In physics, the term energy describes the amount of work which may potentially be done by forces within a system. The amazing thing about energy is that within a system it may be transformed so that it resides in a different state. This means that whatever energy is being built up within a system can be transferred into another venue while maintaining the same amounts of energy previously accumulated.
Generically, an internal combustion engine converts the potential chemical energy in gasoline and oxygen into heat, which is then transformed into propulsive energy. Propulsive energy is kinetic energy or energy in a system that may be transferred so that it resides in a different state. Having gained energy during its acceleration, the system maintains its kinetic energy unless its speed changes.
For example, a cyclist uses the chemical energy from food to accelerate the bicycle to its desired speed. Without air resistance or friction, this speed would be maintained without further work due to the kinetic energy accumulated. Because we live in a world with resistance and friction, this cyclist could potentially face a hill where they could come to a slow crawl and the kinetic energy would be replaced by gravitational potential energy. This gravitational energy can then be released as the cyclist freewheels down the other side of the hill, never destroying the energy, only recreating it into another form.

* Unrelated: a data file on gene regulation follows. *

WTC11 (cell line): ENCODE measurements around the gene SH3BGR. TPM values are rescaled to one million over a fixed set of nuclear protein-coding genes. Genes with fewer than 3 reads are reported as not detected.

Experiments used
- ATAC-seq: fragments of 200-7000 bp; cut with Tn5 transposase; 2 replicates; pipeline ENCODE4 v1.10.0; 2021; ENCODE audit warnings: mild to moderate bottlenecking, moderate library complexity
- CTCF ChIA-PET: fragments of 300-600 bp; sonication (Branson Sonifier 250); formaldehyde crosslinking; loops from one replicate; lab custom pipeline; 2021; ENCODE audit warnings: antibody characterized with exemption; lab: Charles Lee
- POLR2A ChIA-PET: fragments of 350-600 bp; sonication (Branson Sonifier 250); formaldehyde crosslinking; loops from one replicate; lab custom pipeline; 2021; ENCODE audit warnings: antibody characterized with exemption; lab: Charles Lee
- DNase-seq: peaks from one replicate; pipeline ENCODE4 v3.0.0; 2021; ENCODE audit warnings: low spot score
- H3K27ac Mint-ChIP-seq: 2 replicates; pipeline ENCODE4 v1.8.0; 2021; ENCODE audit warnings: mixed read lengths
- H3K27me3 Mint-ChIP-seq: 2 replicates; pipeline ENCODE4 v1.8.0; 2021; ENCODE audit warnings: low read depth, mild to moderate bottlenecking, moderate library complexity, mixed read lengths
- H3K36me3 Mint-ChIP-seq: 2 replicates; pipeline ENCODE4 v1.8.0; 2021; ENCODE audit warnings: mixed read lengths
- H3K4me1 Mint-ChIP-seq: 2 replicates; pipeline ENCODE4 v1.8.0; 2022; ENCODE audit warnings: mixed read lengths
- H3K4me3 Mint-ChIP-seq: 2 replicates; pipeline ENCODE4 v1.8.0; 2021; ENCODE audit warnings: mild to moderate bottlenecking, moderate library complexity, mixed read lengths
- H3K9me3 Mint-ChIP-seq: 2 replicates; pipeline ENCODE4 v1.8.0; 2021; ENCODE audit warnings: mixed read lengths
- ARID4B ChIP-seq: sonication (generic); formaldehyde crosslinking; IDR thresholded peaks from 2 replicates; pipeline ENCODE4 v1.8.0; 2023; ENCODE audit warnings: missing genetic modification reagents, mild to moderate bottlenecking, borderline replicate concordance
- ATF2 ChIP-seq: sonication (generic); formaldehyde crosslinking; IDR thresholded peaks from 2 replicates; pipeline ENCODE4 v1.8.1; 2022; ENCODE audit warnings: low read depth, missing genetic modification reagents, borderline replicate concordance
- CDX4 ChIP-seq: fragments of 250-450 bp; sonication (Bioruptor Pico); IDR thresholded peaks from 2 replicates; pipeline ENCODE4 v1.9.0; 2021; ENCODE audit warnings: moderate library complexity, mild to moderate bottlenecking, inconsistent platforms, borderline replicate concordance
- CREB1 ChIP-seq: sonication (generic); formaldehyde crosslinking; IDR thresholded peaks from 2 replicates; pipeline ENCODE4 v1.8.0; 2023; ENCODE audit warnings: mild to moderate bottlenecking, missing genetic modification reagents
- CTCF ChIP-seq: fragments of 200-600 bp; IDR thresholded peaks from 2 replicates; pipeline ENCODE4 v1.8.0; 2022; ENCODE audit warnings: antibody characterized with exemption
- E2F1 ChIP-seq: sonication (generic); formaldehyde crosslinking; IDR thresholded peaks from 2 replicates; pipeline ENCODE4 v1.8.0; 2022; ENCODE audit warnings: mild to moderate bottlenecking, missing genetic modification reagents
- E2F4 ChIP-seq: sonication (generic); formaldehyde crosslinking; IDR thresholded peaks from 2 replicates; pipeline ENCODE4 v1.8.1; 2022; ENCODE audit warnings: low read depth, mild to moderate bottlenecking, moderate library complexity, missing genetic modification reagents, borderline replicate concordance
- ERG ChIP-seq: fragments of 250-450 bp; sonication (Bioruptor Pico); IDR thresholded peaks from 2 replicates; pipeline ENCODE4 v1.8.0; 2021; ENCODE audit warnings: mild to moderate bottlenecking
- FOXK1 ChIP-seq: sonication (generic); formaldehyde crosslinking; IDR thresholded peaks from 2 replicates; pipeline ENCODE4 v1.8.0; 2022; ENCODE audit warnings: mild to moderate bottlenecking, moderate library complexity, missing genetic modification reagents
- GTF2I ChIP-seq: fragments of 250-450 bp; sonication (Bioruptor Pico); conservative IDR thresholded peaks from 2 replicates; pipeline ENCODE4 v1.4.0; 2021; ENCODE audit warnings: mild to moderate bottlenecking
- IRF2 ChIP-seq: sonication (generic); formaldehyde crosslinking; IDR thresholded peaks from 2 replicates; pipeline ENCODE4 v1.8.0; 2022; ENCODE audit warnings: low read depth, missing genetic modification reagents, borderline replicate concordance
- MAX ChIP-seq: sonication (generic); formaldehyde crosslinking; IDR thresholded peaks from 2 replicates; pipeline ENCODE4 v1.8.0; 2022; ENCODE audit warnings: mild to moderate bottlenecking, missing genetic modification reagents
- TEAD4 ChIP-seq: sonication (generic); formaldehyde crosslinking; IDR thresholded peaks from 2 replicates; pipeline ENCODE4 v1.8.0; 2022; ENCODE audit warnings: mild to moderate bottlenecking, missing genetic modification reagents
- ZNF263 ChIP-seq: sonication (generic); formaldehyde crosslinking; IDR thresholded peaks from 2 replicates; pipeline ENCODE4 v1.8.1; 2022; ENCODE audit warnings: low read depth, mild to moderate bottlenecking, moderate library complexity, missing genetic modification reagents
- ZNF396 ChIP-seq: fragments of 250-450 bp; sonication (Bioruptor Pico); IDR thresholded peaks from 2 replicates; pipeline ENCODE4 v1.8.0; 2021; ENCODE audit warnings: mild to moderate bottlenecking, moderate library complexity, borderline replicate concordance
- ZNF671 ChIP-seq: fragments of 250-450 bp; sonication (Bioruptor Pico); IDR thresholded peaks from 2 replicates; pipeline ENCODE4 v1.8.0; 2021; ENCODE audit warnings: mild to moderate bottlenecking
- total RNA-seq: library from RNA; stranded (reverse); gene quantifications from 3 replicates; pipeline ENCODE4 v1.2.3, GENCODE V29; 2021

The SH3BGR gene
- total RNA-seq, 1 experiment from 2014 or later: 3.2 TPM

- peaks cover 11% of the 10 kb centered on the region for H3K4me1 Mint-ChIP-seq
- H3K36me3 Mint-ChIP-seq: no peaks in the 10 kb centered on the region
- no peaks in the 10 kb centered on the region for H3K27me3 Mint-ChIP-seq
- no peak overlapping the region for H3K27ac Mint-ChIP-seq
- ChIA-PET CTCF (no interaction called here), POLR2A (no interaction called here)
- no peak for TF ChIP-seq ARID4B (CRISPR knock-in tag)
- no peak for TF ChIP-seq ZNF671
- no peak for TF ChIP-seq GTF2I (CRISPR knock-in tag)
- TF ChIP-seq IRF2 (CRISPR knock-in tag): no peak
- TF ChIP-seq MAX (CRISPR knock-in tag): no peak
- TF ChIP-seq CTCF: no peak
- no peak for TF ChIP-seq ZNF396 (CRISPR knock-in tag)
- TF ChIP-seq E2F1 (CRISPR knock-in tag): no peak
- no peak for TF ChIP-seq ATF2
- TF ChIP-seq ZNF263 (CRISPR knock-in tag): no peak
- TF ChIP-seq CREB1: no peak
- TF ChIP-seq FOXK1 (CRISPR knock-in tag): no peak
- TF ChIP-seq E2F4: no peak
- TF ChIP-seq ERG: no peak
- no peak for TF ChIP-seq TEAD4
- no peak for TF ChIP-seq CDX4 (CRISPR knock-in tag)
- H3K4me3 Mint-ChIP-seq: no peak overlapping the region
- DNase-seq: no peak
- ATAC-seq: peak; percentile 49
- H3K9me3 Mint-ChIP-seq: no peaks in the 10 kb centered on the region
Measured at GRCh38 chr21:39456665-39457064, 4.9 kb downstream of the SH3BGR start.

So why is this important? On any given day we are faced with many forces of energy and these forces dictate our mood, ability to function, and directly relate to our performance. So the negative energy that is accumulated through our morning commute has the ability to build and dictate the rest of our day when gone unchecked. In fact, we are much better built psychologically to pass negative energy on than we are positive energy. Our bad day very easily builds up kinetic energy internally and is passed onto others through our interactions with them externally starting a cycle where we are surrounded by negative energy.
What we forget is that energy can be transferred into a different state, so the negative energy we carry with us can easily be turned into productive/positive energy when we allow ourselves to be aware of what we are feeling internally before interacting externally. Great athletes do this all the time. The nervous energy created before a performance is channeled into positive energy that will facilitate, not debilitate, performance.
The first thing that needs to happen is introspection, or a detailed mental examination of your feelings, thoughts, and motives. Life is filled with transitional periods, and these transitional periods are where we have the time to internally check what types of energy we are detaining, question what type of energy is needed for the task at hand, and then transfer the energy into what we want it to be.
Much like the cyclist, we have the ability to go from complete rest to movement, face a challenge and overcome it, and then build up the necessary speed to face our next challenge. This work is all accomplished by the same forces transferred into different dimensions of energy which are to be thoughtfully transformed into productive states that will allow us to excel. It is when we as individuals refuse to transfer energy into its correct venue that we deny the process of turning potential energy into propulsive energy, where we allow external negative energy to become internal (or vice versa), and when we allow our surroundings to control our personal environment.
In fully understanding the scope by which our thoughts initiate our actions we must become aware of how the energy we hold is either facilitating or debilitating our efforts. Through understanding how energy works within us we then have the ability to choose which energy we need to use for the desired results we seek.